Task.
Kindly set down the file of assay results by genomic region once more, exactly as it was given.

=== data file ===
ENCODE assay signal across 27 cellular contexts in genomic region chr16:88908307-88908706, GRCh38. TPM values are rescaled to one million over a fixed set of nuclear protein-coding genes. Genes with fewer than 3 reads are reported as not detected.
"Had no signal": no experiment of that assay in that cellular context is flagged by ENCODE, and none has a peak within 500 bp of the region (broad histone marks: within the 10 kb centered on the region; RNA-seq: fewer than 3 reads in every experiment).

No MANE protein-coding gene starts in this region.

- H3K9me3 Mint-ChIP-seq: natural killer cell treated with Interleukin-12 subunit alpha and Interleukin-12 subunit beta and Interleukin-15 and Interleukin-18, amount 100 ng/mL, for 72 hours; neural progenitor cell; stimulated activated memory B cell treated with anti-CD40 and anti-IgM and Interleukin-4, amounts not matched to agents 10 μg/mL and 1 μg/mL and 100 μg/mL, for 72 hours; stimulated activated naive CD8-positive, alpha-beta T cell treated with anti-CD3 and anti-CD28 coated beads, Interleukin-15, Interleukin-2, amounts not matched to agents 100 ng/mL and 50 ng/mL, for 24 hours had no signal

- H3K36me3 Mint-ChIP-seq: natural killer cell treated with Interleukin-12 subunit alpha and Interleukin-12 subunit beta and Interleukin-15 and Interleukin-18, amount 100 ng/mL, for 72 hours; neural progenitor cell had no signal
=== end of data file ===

ENCODE assay signal across 27 cellular contexts in genomic region chr16:88908307-88908706, GRCh38. TPM values are rescaled to one million over a fixed set of nuclear protein-coding genes. Genes with fewer than 3 reads are reported as not detected.
"Had no signal": no experiment of that assay in that cellular context is flagged by ENCODE, and none has a peak within 500 bp of the region (broad histone marks: within the 10 kb centered on the region; RNA-seq: fewer than 3 reads in every experiment).

No MANE protein-coding gene starts in this region.

- H3K9me3 Mint-ChIP-seq: natural killer cell treated with Interleukin-12 subunit alpha and Interleukin-12 subunit beta and Interleukin-15 and Interleukin-18, amount 100 ng/mL, for 72 hours; neural progenitor cell; stimulated activated memory B cell treated with anti-CD40 and anti-IgM and Interleukin-4, amounts not matched to agents 10 μg/mL and 1 μg/mL and 100 μg/mL, for 72 hours; stimulated activated naive CD8-positive, alpha-beta T cell treated with anti-CD3 and anti-CD28 coated beads, Interleukin-15, Interleukin-2, amounts not matched to agents 100 ng/mL and 50 ng/mL, for 24 hours had no signal

- H3K36me3 Mint-ChIP-seq: natural killer cell treated with Interleukin-12 subunit alpha and Interleukin-12 subunit beta and Interleukin-15 and Interleukin-18, amount 100 ng/mL, for 72 hours; neural progenitor cell had no signal